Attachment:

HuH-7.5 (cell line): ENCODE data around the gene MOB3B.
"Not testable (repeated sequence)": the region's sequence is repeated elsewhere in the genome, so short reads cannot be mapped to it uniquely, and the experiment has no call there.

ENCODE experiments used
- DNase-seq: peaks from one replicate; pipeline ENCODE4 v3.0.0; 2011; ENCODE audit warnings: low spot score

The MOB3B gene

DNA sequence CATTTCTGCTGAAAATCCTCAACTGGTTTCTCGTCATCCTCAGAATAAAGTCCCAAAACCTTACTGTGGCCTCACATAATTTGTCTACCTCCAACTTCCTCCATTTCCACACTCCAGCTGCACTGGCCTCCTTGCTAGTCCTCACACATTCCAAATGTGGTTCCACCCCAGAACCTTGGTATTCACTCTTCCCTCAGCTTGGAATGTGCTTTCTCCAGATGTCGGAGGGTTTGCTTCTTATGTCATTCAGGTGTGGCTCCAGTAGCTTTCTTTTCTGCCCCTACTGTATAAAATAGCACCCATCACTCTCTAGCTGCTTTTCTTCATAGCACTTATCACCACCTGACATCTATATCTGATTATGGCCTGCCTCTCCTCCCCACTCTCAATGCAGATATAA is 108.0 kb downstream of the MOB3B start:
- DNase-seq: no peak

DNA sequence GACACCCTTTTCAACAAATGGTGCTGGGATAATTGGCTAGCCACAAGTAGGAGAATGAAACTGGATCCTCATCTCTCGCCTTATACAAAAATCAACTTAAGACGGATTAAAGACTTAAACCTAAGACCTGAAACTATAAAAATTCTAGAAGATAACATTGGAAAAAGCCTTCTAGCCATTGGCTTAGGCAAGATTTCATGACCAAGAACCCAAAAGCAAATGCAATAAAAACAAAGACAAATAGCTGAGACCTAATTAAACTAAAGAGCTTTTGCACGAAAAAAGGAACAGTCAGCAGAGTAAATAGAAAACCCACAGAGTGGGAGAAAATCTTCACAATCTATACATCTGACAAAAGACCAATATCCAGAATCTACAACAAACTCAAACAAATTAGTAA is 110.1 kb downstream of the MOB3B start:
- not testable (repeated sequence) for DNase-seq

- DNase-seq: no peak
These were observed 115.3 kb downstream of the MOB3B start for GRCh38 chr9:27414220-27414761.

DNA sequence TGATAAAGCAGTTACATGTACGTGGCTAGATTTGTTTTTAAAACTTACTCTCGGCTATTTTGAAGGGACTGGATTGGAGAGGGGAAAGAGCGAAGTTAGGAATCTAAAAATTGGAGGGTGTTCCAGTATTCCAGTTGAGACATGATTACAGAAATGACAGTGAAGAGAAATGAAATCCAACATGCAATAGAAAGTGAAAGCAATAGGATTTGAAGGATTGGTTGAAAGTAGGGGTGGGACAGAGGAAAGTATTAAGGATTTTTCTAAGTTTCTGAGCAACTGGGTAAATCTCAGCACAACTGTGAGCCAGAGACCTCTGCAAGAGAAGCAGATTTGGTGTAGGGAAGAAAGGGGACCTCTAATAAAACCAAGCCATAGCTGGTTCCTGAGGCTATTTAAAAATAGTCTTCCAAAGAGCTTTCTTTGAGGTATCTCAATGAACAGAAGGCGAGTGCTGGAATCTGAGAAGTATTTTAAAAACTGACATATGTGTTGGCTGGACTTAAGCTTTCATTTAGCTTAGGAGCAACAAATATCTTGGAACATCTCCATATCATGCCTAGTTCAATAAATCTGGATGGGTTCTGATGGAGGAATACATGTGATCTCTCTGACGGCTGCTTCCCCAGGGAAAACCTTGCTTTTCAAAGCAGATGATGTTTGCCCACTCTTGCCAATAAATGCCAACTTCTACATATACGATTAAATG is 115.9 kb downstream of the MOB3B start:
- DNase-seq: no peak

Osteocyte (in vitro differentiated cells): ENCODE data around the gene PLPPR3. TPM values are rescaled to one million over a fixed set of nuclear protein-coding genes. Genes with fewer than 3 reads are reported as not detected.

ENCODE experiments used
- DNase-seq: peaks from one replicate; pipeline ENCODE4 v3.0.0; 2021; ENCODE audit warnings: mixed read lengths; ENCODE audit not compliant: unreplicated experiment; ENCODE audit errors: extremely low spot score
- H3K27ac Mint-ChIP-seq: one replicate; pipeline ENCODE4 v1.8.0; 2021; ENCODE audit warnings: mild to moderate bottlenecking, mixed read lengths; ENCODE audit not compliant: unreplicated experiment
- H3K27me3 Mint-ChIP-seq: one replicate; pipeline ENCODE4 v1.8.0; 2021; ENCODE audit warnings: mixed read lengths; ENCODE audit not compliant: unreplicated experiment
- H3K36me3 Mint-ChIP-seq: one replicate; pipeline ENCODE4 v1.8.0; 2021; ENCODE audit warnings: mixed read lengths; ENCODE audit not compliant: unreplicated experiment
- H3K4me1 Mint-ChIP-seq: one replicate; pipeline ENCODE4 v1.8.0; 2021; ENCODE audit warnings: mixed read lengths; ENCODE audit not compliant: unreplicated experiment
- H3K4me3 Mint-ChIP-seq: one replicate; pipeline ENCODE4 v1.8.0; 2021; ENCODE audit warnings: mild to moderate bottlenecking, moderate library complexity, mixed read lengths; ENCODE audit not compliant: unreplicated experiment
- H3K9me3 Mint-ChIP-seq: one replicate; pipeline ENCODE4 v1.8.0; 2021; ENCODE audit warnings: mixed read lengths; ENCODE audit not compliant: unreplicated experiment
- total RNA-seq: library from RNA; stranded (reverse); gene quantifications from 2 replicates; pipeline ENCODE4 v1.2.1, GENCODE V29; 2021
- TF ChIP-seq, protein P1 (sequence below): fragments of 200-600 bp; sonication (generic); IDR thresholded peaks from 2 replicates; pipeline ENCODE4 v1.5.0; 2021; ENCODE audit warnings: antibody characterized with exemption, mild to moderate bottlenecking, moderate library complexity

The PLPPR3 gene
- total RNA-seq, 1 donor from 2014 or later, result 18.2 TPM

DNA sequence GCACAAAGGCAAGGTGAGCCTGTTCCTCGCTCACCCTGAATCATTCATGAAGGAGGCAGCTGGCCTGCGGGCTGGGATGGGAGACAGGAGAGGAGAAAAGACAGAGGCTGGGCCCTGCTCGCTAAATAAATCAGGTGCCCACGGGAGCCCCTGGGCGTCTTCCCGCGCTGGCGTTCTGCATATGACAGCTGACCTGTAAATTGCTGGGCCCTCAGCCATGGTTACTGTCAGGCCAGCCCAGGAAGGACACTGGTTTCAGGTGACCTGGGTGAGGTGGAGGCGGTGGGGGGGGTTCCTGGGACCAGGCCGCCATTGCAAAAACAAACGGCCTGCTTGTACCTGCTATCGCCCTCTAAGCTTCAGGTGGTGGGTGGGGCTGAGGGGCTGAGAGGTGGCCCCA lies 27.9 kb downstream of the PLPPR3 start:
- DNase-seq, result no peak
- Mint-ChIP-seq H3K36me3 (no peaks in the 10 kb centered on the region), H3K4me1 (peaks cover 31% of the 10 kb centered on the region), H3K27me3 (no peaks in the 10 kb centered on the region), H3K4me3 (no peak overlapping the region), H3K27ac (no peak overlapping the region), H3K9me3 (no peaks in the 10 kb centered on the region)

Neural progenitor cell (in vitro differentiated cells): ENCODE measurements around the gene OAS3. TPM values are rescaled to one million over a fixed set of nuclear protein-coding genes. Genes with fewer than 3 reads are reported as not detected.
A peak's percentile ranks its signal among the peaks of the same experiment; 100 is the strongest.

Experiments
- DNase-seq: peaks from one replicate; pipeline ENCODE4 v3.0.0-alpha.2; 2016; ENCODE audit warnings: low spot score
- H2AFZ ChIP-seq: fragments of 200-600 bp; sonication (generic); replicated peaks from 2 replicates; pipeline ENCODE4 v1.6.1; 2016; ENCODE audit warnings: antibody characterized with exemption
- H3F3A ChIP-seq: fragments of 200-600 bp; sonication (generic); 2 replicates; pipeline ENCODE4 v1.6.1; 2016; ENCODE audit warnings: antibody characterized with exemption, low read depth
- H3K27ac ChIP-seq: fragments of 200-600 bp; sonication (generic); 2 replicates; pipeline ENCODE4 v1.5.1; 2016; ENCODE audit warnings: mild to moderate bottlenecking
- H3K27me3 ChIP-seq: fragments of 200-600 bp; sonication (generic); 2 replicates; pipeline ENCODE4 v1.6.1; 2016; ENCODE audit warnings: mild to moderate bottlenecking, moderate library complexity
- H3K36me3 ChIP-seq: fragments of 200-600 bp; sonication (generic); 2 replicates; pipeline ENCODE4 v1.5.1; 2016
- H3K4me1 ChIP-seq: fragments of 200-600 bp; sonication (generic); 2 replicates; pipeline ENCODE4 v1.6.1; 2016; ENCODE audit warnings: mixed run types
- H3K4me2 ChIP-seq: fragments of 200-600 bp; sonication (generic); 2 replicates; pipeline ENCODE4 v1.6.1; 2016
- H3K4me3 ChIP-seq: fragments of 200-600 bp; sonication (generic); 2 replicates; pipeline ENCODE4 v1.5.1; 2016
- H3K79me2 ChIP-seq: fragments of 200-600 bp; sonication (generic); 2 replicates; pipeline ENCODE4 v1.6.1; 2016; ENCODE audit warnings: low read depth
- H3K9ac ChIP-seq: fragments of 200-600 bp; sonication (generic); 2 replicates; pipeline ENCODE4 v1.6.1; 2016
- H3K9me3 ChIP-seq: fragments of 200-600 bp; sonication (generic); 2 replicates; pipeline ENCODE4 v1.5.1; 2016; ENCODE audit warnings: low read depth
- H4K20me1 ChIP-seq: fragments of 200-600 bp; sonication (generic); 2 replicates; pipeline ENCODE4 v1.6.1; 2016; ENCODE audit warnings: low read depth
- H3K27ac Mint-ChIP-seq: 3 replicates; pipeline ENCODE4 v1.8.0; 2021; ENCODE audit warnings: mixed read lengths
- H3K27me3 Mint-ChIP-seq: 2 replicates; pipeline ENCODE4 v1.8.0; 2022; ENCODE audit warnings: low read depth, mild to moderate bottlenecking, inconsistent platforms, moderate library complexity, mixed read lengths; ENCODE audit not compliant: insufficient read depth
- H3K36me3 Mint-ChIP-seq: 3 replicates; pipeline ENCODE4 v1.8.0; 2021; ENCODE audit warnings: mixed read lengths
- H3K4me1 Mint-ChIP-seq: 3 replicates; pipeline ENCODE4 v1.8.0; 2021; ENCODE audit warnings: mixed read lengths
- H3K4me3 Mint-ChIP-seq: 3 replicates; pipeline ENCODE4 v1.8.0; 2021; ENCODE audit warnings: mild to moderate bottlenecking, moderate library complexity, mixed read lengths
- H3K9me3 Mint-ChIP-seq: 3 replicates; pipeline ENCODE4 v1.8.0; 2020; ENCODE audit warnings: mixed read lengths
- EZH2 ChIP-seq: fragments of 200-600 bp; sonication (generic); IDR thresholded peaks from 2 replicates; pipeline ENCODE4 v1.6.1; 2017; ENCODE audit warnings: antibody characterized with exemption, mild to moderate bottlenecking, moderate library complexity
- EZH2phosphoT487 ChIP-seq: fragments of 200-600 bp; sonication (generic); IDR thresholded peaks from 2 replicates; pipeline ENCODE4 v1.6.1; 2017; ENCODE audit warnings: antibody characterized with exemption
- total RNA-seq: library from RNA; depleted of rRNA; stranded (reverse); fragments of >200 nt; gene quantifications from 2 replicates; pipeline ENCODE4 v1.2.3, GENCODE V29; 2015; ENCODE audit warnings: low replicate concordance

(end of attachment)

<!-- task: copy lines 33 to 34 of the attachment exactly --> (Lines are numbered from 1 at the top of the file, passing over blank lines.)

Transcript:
- DNase-seq: peaks from one replicate; pipeline ENCODE4 v3.0.0-alpha.2; 2016; ENCODE audit warnings: low spot score
- H2AFZ ChIP-seq: fragments of 200-600 bp; sonication (generic); replicated peaks from 2 replicates; pipeline ENCODE4 v1.6.1; 2016; ENCODE audit warnings: antibody characterized with exemption